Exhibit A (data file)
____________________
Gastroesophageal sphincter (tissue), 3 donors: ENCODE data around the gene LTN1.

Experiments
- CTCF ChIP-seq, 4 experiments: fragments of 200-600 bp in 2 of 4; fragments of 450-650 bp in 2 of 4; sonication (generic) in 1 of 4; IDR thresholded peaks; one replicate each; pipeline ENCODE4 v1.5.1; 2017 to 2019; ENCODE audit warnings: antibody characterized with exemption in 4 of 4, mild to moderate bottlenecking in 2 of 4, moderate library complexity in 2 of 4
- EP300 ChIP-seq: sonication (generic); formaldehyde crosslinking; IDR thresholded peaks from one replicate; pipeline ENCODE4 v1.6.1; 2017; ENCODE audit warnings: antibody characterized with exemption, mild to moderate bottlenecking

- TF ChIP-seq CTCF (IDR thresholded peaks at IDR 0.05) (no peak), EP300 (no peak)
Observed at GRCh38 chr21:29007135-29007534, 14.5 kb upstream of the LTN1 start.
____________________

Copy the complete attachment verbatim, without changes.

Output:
Gastroesophageal sphincter (tissue), 3 donors: ENCODE data around the gene LTN1.

Experiments
- CTCF ChIP-seq, 4 experiments: fragments of 200-600 bp in 2 of 4; fragments of 450-650 bp in 2 of 4; sonication (generic) in 1 of 4; IDR thresholded peaks; one replicate each; pipeline ENCODE4 v1.5.1; 2017 to 2019; ENCODE audit warnings: antibody characterized with exemption in 4 of 4, mild to moderate bottlenecking in 2 of 4, moderate library complexity in 2 of 4
- EP300 ChIP-seq: sonication (generic); formaldehyde crosslinking; IDR thresholded peaks from one replicate; pipeline ENCODE4 v1.6.1; 2017; ENCODE audit warnings: antibody characterized with exemption, mild to moderate bottlenecking

- TF ChIP-seq CTCF (IDR thresholded peaks at IDR 0.05) (no peak), EP300 (no peak)
Observed at GRCh38 chr21:29007135-29007534, 14.5 kb upstream of the LTN1 start.